Now that you have a tool to lay everything out, it's time to define the project. Project definition is an extensive step - more than just saying to your team, "Our client wants a website." Right now we're not talking HTML, CSS, or programming; we're looking at the big picture.

Here's what your project definition document should include:

  • Summary. Create a basic overview of the website, using client input. Include brief points about the client's organizational background, the type of people the client serves, and the unique value they provide. This information should guide any project decisions you make going forward.
  • Goals. What will this website achieve? What is its end point? Identify specific, measurable goals.
  • Target audience. Who does the client most want to reach? What are their needs? Create audience profiles identifying key demographics, their routine web use tasks, and their goals. Consider also how the target audience perceives the brand being represented.
  • Message. What information will best attract and motivate the target audience? How are you planning to engage them with the brand? Most importantly, what makes this brand unique?
  • Competitors. No matter the industry, there will always be a competitor offering a solution similar to yours. Create an overview of specific competitors and their websites to help you better hone the message you want to send. This will help you develop your visual branding, calls to action, site navigation, and other content.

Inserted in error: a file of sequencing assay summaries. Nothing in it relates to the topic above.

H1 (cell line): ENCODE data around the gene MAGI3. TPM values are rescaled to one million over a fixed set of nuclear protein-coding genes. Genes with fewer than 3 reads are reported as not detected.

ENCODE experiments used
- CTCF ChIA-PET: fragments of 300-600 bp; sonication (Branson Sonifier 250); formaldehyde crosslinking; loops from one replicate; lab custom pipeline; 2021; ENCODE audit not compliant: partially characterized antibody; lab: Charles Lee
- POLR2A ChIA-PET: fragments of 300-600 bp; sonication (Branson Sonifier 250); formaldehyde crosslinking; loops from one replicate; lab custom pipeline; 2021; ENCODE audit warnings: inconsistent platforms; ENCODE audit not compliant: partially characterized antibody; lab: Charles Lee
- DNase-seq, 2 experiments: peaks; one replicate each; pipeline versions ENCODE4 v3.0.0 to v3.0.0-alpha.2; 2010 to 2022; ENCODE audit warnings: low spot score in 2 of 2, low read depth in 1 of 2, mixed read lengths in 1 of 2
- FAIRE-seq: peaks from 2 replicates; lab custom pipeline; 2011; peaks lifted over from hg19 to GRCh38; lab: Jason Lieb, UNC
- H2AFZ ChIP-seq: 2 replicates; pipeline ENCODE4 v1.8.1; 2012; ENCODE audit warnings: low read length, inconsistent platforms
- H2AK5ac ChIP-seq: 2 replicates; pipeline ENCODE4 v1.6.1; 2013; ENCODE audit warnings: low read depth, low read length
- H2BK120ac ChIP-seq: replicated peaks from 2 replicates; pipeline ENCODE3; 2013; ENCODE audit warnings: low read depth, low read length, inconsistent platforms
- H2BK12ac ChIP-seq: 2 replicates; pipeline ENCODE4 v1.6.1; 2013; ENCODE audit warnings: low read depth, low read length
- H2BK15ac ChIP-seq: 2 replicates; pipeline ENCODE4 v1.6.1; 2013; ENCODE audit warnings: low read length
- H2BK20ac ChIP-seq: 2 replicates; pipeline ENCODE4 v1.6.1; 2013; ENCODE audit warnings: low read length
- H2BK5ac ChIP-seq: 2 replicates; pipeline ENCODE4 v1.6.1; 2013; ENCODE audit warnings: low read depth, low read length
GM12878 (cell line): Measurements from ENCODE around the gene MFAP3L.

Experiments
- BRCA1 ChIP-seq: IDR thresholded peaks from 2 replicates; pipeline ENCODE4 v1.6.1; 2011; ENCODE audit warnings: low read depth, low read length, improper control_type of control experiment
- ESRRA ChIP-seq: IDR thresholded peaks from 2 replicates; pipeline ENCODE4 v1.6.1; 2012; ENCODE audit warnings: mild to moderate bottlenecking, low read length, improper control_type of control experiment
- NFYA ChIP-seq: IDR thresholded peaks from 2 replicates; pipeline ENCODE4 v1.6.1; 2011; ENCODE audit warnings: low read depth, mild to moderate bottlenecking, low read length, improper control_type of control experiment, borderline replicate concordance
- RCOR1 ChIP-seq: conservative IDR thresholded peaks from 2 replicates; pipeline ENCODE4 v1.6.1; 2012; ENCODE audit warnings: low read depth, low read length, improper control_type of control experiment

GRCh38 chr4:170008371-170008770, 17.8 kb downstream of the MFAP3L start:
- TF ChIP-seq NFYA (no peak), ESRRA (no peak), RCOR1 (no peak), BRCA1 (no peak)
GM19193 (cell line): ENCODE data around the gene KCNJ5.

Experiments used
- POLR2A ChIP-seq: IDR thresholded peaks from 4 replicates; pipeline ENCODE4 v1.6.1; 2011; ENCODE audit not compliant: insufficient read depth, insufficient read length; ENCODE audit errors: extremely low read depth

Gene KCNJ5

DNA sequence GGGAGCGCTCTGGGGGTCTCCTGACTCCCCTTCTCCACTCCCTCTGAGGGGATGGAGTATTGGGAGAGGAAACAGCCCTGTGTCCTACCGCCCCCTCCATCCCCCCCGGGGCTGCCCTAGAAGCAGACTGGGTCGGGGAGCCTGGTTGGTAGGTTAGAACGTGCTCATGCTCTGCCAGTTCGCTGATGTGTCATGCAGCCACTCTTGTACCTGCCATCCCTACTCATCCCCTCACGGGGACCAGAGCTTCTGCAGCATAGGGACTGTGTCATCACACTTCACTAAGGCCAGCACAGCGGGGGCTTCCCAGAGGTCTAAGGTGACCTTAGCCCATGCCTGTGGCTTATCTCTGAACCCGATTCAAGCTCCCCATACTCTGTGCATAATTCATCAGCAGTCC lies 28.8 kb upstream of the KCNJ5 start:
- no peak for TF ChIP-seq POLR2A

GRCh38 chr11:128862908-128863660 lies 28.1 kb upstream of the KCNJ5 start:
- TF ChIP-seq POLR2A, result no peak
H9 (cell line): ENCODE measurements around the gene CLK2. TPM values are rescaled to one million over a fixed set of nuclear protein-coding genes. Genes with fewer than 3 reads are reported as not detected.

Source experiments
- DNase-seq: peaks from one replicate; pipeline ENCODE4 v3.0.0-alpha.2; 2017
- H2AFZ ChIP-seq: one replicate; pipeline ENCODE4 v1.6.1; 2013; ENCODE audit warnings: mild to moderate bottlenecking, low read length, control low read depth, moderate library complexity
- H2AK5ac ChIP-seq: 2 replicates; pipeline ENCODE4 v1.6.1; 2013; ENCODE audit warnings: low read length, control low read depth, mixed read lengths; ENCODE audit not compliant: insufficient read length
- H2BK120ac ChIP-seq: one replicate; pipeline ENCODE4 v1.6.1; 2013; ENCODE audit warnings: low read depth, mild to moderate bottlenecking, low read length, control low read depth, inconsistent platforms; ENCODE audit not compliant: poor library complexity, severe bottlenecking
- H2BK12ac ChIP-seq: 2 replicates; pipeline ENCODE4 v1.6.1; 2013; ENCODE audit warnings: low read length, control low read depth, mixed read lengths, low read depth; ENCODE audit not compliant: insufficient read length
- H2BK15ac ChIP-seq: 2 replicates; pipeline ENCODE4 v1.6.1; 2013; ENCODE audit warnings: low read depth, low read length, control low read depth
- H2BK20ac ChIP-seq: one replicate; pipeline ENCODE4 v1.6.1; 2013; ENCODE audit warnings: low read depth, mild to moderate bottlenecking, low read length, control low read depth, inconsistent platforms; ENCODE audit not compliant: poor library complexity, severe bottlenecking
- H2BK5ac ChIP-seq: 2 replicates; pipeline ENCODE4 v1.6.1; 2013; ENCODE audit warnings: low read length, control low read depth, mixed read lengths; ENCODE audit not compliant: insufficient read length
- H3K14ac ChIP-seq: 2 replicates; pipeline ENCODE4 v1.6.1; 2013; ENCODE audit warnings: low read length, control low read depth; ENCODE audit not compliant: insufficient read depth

• Risks. Anticipate and define potential risks in the planning stage to avoid running into any unexpected problem down the line. Make sure you have a plan in place to mitigate major risks - like backing up your project files, for example.

Draw Out a Work Breakdown Structure

Now it's time to develop a work breakdown structure, or WBS, to put the plan into action. You've developed the aims and objectives of your project, so it's time to break down the deliverables your team will complete. Again, client input is paramount to completing this step.

It's also a good idea to involve your team as you plan the website. Break it down into separate components - layout, content, and plugins - and any sub-categories each component entails.

Create a Detailed Project Timeline